The Russian-occupied Zaporizhzhia nuclear power plant in southern Ukraine is on high alert with Kyiv and Moscow this week accusing each other of planning a covert attack.
The UN nuclear watchdog, the International Atomic Energy Agency (IAEA), has repeatedly warned of the risks of a radioactive disaster because of fighting around Europe’s largest nuclear plant.
On Wednesday, the agency called for additional access to “confirm the absence of mines or explosives at the site”.
Two experts tell AFP what are the risks to the site.
Taken over by Moscow on March 4, 2022, in the early days of the invasion, the plant has seen multiple safety threats, including frequent shelling near the site, repeated power cuts and Ukrainian staff under pressure.
This week, the Ukrainian military claimed that “external objects similar to explosive devices were placed on the outer roof of the third and fourth reactors” at the site.
Kyiv called for “immediate action” from the international community. On Thursday, a Ukraine army spokeswoman said “tension” around the plant was “gradually decreasing”.
In Russia, in turn, authorities have claimed Kyiv was plotting an act of “sabotage”.
IAEA experts, present on site, have been unable to access the rooftops of reactor units 3 and 4, as well as parts of the turbine halls and cooling system at the plant, according to the nuclear watchdog.
“With military tension and activities increasing in the region… our experts must be able to verify the facts on the ground,” IAEA head Rafael Grossi said in a statement on Wednesday.
In recent weeks, IAEA staff on site have inspected various locations, but so far have not observed “any visible indications of mines or explosives”.
– An attack: The plant’s six Soviet-designed reactors are protected by “thick concrete containment structures”, according to Harvard Kennedy School professor Matthew Bunn.
With all in shut-down mode and extra safety features installed since Japan’s Fukushima accident, “it is extremely unlikely that a few stray shells from fighting in the area would cause any serious radioactive release,” he told AFP, adding “a couple of mines on the roof” would also not be enough.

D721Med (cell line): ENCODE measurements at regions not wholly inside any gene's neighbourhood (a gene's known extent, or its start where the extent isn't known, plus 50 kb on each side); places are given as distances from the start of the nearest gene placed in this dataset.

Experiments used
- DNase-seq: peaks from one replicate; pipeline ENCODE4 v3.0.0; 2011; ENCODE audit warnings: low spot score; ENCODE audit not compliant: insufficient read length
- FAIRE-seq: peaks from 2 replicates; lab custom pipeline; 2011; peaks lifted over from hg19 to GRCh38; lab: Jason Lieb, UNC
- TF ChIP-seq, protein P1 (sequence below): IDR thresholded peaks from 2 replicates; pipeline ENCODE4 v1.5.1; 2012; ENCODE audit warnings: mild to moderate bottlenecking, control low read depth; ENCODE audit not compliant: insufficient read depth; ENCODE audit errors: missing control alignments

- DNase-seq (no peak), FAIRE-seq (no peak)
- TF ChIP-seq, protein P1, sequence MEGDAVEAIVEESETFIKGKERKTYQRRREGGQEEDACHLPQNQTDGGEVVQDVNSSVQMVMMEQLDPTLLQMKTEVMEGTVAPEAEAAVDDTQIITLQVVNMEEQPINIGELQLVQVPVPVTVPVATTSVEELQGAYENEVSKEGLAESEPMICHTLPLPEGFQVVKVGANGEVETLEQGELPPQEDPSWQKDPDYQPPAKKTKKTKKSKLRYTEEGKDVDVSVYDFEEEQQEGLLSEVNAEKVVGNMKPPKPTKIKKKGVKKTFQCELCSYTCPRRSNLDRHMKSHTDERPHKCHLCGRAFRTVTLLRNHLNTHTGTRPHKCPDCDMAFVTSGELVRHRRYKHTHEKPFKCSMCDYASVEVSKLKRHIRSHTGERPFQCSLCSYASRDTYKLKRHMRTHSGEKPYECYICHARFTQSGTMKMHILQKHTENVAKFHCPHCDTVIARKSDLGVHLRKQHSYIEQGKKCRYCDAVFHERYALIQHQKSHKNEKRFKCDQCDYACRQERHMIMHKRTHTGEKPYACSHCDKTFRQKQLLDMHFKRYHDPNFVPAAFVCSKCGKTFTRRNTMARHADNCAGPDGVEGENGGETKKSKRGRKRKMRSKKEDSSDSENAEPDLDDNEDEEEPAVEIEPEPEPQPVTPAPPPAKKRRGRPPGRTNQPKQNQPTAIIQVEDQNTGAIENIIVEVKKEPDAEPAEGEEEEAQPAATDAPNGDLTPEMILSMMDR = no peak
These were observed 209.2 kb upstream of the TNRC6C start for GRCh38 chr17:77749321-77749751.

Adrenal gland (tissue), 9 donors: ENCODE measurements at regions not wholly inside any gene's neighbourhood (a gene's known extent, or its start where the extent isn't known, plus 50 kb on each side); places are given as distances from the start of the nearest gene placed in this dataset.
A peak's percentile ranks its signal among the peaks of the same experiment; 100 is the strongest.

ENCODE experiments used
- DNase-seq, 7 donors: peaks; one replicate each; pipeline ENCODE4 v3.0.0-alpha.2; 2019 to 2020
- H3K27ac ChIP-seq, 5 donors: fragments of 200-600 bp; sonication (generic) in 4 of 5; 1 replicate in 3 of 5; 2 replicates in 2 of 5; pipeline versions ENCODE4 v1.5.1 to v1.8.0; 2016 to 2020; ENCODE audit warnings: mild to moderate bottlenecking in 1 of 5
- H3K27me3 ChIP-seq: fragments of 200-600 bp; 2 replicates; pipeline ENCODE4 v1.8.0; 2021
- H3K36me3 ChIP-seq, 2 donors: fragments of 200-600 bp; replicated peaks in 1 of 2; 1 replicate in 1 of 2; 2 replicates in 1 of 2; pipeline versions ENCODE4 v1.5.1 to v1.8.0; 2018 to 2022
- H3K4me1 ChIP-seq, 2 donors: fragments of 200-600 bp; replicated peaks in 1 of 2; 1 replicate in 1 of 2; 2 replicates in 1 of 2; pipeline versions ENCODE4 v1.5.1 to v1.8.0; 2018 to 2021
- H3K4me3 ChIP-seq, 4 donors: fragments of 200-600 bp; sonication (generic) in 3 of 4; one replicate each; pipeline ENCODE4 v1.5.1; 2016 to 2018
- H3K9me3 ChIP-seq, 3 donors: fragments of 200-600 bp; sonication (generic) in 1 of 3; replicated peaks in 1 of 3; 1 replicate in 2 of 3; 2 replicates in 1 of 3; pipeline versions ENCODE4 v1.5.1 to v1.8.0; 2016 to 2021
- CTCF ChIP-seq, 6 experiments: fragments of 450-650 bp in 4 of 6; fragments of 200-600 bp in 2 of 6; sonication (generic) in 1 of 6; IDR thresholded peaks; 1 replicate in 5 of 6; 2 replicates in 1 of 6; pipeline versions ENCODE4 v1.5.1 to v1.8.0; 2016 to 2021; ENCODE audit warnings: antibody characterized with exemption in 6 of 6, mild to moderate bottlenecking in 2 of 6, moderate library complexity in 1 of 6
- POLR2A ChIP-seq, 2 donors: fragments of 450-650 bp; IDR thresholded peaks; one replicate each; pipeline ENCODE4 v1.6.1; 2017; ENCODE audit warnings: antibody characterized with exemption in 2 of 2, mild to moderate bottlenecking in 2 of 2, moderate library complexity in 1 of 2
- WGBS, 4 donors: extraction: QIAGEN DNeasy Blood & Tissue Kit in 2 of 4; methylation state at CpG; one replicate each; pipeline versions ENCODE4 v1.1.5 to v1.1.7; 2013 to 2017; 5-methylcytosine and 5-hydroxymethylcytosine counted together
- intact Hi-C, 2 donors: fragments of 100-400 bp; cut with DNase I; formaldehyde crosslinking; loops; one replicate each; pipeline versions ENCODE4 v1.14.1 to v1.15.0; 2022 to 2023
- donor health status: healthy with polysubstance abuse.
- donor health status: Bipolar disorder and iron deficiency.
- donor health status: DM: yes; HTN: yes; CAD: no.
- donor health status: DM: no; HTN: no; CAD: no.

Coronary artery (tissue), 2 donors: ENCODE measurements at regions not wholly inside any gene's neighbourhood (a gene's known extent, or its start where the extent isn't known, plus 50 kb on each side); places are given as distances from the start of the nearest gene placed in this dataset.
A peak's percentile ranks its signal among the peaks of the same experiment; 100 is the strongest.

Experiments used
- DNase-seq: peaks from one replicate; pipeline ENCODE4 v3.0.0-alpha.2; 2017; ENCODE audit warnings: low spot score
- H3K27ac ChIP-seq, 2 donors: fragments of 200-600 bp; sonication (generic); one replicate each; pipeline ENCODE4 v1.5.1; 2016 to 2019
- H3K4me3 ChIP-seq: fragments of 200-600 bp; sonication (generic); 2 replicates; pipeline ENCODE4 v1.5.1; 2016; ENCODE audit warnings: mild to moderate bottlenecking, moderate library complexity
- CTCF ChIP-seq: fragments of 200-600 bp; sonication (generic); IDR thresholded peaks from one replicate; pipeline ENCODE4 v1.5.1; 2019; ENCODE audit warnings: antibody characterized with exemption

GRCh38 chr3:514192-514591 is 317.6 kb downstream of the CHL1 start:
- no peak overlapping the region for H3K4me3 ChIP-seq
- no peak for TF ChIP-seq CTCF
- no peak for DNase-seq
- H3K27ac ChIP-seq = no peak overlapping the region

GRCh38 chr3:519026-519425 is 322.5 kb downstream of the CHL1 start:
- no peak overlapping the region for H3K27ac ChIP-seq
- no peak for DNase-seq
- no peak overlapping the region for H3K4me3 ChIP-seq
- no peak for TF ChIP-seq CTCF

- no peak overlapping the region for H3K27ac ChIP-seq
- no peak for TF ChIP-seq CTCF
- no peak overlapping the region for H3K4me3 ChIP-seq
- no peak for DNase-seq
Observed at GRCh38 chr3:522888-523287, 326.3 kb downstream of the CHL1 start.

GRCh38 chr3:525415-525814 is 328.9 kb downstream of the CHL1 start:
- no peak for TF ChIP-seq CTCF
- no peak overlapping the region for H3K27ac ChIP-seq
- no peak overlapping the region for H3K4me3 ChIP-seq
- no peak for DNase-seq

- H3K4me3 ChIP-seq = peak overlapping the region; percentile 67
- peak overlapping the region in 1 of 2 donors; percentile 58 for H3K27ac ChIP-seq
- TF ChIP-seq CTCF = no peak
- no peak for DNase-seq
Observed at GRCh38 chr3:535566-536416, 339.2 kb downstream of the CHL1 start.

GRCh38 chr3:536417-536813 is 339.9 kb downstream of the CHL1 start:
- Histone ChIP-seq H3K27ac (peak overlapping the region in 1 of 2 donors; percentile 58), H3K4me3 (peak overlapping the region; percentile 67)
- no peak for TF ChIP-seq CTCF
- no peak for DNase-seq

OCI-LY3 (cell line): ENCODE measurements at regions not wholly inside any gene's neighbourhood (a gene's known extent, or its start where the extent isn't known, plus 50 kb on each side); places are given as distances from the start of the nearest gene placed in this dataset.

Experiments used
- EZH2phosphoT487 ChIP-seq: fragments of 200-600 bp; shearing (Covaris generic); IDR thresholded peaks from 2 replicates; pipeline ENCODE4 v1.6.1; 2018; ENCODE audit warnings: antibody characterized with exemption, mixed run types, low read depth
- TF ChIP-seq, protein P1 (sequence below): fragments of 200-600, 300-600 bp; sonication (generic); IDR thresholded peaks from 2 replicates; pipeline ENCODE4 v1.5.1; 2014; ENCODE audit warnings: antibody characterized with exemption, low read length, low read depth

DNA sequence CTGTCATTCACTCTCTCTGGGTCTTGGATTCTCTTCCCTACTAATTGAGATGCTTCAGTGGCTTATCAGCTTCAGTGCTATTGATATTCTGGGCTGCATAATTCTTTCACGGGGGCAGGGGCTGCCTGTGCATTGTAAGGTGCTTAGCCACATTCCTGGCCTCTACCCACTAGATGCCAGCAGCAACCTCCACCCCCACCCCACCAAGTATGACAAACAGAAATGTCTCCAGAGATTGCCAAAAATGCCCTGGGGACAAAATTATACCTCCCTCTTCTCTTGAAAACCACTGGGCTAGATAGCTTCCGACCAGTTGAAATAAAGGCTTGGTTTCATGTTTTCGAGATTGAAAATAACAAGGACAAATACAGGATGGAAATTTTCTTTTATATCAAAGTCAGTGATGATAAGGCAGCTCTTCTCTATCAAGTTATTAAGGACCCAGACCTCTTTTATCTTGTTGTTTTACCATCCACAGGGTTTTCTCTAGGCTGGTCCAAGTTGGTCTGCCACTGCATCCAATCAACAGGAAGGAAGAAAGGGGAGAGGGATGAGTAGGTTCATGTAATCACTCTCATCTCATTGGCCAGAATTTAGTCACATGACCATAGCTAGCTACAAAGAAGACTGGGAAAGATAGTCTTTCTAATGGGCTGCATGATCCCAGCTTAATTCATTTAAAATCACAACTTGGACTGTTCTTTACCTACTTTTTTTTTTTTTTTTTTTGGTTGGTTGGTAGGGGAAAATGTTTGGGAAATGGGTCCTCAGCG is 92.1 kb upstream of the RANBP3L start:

“Causing a major radioactive release would require some serious demolition with explosives… (but) it can’t be ruled out,” he added.
– Power or water cuts: Normally four external 750 kilovolt (kV) lines power the plant’s systems, but strikes have repeatedly damaged them. Currently only one line is able to supply power, with cuts frequent.
Additionally it has a 330 kV back-up power line for off-site electricity — reconnected to the plant on July 1 after being damaged four months ago.
The plant also has 20 diesel generators with fuel for around a dozen days of operation to provide electricity when needed.
Besides electricity, the plant also needs water to cool its systems.
June’s breach of the Kakhovka dam in southern Ukraine caused the water level in a reservoir feeding the plant to drop.
This caused alarm, though the IAEA noted “no short-term risk to nuclear safety and security” as the facility has “back-up options available”.
“A prolonged cooling failure would lead to a meltdown and release of radioactive materials into the environment,” said France’s IRSN nuclear safety regulator.
The six reactor units, which before the war produced around a fifth of Ukraine’s electricity, have been shut down for months.
“The impact (of any breach) is therefore lower,” IRSN deputy head Karine Herviou told AFP.
But while “the quantity of iodine released would be much less” in the event of a nuclear disaster, other materials released, such as ruthenium and caesium, would settle on the ground and contaminate it, she said.
“None of the countries has any interest in such a scenario, especially since the prevailing winds would push the radioactive elements toward Russia and Belarus,” Herviou said.
Bunn said “a serious radiation disaster contaminating a large area” was still possible despite the reactors being largely shut down.
“There’s a huge amount of radioactive material on the site,” he added.